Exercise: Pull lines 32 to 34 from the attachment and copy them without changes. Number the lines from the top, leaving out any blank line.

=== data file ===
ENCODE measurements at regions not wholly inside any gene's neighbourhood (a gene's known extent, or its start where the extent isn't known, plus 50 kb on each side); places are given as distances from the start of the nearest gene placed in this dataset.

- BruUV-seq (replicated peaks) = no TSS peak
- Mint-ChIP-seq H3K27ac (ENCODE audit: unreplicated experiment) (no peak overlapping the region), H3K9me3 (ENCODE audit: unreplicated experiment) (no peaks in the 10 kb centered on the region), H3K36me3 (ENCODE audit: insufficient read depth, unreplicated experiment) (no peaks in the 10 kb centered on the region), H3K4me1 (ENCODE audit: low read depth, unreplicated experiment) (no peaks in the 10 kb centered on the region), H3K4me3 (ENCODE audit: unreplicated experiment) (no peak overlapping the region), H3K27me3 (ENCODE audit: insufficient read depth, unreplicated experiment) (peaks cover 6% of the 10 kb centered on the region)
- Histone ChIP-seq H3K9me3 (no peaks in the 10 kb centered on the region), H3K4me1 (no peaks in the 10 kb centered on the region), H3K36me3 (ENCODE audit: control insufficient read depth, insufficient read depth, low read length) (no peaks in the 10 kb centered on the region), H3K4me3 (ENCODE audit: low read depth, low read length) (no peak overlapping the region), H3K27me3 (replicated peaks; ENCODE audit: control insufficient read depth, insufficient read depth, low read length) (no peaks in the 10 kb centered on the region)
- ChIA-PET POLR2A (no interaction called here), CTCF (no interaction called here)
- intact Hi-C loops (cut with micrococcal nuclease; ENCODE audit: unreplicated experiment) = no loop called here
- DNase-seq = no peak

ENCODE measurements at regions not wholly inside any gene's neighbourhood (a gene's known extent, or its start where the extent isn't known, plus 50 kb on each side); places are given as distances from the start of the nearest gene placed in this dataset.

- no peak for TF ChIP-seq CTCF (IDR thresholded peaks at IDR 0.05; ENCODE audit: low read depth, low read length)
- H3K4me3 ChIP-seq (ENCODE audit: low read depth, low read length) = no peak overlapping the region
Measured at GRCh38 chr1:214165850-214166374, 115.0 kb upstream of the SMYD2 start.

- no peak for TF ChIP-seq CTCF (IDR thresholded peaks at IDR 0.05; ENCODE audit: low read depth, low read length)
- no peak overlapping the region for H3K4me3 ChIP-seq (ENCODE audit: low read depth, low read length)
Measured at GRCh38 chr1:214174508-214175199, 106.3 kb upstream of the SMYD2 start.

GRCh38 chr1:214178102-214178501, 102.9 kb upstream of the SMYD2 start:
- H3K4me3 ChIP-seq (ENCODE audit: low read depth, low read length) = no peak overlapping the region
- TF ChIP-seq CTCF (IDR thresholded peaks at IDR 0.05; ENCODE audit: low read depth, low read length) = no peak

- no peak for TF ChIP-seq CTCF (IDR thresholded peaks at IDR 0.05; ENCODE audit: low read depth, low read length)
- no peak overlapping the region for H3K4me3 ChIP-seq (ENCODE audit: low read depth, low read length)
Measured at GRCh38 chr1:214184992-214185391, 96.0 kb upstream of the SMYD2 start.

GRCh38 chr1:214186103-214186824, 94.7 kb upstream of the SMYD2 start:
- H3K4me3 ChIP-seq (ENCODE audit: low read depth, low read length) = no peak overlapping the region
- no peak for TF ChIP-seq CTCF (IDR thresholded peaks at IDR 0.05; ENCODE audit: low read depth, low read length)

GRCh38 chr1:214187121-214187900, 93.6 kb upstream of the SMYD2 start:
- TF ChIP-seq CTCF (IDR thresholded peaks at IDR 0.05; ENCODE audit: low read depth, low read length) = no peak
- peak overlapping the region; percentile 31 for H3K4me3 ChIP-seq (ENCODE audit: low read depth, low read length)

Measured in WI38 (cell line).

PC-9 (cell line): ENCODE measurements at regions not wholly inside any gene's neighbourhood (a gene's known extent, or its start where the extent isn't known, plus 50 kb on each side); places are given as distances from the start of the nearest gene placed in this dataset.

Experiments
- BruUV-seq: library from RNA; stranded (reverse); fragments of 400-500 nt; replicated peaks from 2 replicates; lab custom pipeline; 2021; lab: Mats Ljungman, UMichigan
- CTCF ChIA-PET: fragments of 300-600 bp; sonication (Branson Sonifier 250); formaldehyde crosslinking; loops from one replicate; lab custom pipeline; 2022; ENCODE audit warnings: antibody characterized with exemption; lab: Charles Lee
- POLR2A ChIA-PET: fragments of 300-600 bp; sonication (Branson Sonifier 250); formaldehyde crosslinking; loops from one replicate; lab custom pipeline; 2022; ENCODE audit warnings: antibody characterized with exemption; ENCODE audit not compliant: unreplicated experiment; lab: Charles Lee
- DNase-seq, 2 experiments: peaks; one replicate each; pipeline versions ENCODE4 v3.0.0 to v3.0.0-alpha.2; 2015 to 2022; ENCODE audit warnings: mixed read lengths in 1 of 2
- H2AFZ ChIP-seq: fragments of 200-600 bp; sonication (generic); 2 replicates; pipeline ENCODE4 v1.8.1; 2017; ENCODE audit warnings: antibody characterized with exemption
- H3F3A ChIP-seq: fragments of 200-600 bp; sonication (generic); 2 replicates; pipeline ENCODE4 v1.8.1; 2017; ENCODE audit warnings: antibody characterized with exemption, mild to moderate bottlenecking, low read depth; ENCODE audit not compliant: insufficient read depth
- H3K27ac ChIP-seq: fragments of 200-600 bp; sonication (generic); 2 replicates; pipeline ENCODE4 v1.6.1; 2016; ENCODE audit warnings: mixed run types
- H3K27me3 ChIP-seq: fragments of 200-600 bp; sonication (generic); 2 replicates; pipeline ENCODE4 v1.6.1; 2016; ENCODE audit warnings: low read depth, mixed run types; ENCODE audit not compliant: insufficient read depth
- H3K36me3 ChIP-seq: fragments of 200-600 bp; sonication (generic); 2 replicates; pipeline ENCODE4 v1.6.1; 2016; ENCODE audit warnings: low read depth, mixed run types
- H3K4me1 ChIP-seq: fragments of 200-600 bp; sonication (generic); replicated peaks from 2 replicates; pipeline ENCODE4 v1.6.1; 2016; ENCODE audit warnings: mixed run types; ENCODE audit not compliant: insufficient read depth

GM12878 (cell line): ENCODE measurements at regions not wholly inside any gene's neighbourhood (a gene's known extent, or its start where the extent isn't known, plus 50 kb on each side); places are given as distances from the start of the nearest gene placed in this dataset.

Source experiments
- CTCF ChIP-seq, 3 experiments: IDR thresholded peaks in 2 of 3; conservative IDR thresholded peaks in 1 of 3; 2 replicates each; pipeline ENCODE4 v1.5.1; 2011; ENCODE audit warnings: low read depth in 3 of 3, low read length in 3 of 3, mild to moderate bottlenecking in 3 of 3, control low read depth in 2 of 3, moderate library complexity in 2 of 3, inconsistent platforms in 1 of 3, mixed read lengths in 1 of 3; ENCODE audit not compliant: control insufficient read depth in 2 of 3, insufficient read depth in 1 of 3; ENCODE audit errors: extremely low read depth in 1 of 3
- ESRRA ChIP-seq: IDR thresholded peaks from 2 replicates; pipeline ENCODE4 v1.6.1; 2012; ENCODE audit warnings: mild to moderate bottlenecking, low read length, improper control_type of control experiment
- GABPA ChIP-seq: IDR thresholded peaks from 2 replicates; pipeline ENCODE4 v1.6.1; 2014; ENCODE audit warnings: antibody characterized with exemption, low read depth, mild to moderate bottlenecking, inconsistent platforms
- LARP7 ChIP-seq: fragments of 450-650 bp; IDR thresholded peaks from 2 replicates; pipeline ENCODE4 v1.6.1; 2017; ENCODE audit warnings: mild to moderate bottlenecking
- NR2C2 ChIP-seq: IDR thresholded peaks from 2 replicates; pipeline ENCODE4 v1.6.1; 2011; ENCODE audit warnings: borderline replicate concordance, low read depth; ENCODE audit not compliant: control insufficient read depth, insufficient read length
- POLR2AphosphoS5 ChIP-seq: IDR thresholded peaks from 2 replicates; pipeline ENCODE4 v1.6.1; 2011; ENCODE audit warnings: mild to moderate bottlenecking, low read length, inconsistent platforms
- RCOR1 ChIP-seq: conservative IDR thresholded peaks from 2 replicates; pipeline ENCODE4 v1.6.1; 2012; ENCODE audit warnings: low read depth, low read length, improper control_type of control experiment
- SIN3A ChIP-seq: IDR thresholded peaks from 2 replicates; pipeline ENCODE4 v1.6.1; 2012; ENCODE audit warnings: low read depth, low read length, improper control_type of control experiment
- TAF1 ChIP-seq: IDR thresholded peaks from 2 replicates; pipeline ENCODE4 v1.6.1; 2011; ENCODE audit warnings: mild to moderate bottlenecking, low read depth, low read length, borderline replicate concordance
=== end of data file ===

- POLR2A ChIA-PET: fragments of 300-600 bp; sonication (Branson Sonifier 250); formaldehyde crosslinking; loops from one replicate; lab custom pipeline; 2022; ENCODE audit warnings: antibody characterized with exemption; ENCODE audit not compliant: unreplicated experiment; lab: Charles Lee
- DNase-seq, 2 experiments: peaks; one replicate each; pipeline versions ENCODE4 v3.0.0 to v3.0.0-alpha.2; 2015 to 2022; ENCODE audit warnings: mixed read lengths in 1 of 2
- H2AFZ ChIP-seq: fragments of 200-600 bp; sonication (generic); 2 replicates; pipeline ENCODE4 v1.8.1; 2017; ENCODE audit warnings: antibody characterized with exemption